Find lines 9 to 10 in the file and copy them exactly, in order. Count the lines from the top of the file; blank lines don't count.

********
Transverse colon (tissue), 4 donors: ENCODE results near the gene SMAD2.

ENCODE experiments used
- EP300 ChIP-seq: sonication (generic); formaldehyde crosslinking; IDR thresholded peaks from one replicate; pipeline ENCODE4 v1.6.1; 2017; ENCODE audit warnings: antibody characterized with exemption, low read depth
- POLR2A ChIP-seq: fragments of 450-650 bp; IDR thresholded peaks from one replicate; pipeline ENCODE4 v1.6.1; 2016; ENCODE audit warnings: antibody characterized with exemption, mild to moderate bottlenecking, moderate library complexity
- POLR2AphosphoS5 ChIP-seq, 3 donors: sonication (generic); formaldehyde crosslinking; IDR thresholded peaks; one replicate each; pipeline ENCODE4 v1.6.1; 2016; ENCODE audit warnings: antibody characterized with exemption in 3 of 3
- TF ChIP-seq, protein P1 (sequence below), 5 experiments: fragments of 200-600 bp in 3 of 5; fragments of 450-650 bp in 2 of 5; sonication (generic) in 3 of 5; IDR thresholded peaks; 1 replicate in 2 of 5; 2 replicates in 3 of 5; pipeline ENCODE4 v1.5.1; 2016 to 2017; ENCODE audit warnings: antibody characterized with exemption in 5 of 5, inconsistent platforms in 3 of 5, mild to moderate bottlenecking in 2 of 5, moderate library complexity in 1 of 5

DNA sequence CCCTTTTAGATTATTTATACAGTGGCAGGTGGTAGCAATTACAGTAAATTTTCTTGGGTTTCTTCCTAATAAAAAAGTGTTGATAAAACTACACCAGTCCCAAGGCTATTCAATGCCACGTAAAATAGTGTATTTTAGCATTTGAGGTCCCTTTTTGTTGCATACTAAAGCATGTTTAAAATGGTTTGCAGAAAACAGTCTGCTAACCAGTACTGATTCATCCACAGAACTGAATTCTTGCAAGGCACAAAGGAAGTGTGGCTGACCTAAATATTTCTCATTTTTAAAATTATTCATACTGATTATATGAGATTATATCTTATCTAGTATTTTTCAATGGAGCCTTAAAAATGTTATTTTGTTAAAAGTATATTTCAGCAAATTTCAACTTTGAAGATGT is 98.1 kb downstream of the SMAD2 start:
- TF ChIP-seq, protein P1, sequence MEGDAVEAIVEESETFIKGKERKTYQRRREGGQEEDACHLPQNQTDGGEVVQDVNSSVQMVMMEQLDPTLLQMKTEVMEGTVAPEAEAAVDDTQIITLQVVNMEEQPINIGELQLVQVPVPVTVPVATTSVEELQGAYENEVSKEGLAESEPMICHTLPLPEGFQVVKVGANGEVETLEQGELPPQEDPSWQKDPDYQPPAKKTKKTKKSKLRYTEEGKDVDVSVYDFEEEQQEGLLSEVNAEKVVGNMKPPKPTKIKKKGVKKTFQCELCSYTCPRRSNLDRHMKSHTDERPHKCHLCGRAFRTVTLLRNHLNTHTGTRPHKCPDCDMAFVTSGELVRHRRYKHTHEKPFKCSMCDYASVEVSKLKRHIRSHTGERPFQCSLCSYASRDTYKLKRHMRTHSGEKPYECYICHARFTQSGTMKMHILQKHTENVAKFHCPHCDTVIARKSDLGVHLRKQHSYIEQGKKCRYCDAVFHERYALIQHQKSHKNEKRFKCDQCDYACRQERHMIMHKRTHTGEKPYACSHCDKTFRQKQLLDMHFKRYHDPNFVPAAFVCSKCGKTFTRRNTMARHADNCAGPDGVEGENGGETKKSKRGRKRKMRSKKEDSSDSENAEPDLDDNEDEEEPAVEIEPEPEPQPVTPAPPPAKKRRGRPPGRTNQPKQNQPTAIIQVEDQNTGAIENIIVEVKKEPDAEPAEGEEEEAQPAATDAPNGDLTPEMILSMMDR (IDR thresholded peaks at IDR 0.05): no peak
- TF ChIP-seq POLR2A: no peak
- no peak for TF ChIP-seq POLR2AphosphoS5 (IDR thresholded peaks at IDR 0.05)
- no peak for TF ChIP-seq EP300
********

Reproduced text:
- TF ChIP-seq POLR2A: no peak
- no peak for TF ChIP-seq POLR2AphosphoS5 (IDR thresholded peaks at IDR 0.05)